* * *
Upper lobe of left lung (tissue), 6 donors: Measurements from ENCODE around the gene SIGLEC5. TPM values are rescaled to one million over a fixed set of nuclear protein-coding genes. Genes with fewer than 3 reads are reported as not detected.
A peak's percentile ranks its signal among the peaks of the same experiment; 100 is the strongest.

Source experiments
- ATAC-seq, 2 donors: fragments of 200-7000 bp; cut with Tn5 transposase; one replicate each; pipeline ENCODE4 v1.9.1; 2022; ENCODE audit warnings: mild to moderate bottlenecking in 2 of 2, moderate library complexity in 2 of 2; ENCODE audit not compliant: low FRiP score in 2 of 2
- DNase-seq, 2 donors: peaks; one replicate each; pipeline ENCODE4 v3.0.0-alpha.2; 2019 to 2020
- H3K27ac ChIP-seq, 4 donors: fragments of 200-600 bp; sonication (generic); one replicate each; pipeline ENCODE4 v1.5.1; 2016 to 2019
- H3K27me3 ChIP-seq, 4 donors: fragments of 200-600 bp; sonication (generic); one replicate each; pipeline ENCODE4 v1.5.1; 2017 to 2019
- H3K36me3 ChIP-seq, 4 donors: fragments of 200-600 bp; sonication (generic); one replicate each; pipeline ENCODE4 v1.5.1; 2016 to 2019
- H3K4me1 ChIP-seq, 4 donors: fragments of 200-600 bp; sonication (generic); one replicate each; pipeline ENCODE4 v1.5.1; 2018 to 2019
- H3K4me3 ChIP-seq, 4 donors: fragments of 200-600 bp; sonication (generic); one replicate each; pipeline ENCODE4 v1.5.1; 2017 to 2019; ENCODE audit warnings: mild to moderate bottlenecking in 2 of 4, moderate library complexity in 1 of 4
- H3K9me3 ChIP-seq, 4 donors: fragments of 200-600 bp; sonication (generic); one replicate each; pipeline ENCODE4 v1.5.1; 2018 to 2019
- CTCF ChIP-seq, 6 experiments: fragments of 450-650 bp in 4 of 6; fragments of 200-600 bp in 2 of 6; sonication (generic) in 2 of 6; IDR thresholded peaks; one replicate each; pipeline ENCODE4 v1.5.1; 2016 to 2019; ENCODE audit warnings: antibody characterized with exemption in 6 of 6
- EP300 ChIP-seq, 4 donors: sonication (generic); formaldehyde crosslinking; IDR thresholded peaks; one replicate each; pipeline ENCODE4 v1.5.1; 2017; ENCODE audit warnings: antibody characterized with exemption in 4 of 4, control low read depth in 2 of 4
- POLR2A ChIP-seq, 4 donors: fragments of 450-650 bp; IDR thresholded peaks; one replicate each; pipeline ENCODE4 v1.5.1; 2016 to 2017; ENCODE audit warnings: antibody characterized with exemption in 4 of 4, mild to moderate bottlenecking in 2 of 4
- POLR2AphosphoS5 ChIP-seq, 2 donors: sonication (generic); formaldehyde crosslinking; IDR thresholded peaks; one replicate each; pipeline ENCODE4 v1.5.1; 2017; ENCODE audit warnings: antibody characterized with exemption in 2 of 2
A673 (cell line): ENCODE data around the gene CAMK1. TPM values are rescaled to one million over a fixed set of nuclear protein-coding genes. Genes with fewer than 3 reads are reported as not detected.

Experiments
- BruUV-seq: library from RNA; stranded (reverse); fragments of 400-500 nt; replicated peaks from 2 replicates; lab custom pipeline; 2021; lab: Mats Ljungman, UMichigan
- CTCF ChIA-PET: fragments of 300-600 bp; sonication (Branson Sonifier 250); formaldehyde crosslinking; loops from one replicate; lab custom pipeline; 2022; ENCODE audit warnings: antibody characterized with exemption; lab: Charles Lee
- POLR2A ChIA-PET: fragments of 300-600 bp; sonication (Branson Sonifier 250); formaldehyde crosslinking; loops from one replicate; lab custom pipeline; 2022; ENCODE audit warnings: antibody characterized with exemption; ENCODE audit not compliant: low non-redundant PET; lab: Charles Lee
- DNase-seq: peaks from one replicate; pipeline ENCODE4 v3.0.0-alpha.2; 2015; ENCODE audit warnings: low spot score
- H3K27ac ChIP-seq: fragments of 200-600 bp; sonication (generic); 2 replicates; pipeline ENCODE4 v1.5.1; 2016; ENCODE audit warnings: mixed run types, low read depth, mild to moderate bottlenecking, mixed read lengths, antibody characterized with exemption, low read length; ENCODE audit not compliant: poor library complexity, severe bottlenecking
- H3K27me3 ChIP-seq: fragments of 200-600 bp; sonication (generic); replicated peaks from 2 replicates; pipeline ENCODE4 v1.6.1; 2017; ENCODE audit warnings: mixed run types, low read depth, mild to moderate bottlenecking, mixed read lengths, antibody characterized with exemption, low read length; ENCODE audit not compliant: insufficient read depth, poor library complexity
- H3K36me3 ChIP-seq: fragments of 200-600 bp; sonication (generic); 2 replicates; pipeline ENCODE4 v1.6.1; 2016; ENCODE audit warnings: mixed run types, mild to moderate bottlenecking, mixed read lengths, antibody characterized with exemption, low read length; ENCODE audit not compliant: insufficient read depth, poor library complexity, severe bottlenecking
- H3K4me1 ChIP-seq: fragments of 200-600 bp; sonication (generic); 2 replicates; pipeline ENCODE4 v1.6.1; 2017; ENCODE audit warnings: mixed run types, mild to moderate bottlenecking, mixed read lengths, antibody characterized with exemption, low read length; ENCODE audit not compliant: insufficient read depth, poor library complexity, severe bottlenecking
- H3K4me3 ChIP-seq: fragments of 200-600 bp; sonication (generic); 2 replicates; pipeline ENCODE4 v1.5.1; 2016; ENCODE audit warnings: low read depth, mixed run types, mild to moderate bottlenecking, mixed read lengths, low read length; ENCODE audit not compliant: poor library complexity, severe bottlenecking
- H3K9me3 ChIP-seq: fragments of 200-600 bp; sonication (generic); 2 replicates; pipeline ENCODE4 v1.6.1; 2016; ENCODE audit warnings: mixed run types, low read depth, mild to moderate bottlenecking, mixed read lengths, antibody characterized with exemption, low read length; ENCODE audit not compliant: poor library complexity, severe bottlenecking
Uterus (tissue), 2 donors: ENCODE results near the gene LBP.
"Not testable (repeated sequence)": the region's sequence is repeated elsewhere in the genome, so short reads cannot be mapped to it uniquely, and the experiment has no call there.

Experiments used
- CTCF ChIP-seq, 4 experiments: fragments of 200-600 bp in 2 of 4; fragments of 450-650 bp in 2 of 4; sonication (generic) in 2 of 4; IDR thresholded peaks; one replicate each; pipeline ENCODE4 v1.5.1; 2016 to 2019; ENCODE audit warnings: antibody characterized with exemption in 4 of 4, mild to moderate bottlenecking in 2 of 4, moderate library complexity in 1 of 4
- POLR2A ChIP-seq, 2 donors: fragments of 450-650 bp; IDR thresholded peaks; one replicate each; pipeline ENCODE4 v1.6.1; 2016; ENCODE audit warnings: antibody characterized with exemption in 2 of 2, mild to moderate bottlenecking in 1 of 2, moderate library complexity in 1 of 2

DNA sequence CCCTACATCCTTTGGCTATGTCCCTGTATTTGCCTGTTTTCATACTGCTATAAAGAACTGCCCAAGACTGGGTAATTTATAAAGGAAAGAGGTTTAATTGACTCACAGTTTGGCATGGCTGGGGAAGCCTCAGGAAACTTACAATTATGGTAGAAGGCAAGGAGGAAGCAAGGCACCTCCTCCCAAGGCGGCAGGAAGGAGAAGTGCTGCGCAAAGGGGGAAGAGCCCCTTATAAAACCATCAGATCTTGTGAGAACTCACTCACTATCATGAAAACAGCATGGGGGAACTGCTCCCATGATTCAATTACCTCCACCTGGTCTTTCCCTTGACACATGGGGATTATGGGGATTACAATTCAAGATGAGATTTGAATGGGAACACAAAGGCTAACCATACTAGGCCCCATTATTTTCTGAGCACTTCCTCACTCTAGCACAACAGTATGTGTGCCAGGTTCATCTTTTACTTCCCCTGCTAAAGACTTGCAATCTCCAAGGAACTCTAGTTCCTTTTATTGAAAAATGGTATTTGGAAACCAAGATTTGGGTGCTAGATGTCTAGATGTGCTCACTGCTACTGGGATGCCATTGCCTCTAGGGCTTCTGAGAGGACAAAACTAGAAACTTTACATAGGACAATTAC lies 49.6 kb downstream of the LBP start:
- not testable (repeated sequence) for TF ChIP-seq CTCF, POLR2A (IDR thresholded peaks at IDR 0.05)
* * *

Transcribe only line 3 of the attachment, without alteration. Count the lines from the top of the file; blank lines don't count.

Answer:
Source experiments